Blog Archive

Sunday 8 November 2020

Making every moment count - how to avoid lost learning by the English Department

Now more than ever, we are continually reminded of the impacts of lost learning. Daisy Christodoulou tweeted that, based on recent evidenced research into Year 7 writing levels, the average student was 22 months behind where they should currently be. This stark reminder of how students prolonged absence from school, and the realisation that virtual learning does not replace the learning environment that prospers when students and their teacher share the same physical space, has led us at Mangotsfield to the need to reassert that making every lesson, and indeed every second count is beyond important. This term, CPD will be run by various departments, whose expertise within specific areas has been recognised. To ensure we all are reminded of the need for lessons to start with pace, that students are engaged on their immediate arrival into a classroom and to utilise every second with a love of learning, the English department have kindly shared their thoughts.

Johnny Suttle expertly writes: In the English department we feel it’s really important to make every single moment of each lesson count. Simply put there are two simple reasons we want to do this:
  1. To establish pace and rhythm in every lesson.
  2. To enable us to recap content or embed vocabulary without eating into too much lesson time.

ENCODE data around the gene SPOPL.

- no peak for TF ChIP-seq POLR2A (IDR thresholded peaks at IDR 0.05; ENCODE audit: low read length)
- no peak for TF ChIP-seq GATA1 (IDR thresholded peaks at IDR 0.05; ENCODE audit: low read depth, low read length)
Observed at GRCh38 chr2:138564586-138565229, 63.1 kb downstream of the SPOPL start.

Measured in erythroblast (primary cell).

Lesson Starts: A good pace to a lesson is vital, but the first few moments are possibly the most vital of all. It sets the tone for the learning experience and informs students of your intentions for how they approach learning in your classroom. It generates the feeling amongst students that they are moving along and that they are going somewhere in the lesson. This instantly gives the lesson more meaning and purpose to them, they can get their teeth into it and consequently a well-paced lesson holds their attention and students who are paying attention learn. 

The beginning of a lesson when the students enter the room is the first indication they get of what type of lesson is in store for them. It is where you establish the expectations you have for your lesson and to borrow a saying ‘what you permit, you promote’. If you let your students come in and have a lazy, laid back start you are permitting time wasting, you are signaling that time in your classroom is easy come easy go. On the other hand if you are communicating your expectations to the students that every second in your room counts then they will respond in similar style. Making such a start routine also has hugely beneficial results on behavior management. A pacey lesson give students fewer opportunities to misbehave. In addition you can use the activities that create a prompt and efficient start to build routines into your lessons and routines are the bedrock for behavior management. As Tom Sherrington says ‘if everyone knows how to respond and what happens in various situations, then it allows the focus to be on learning'. So this leads us to look at English. How do we start every lesson in a manner that has established a routine in which students arrive in our classrooms and know how they are expected to act and respond and therefore begin learning the moment they walk through the door.

KS3 English Lessons: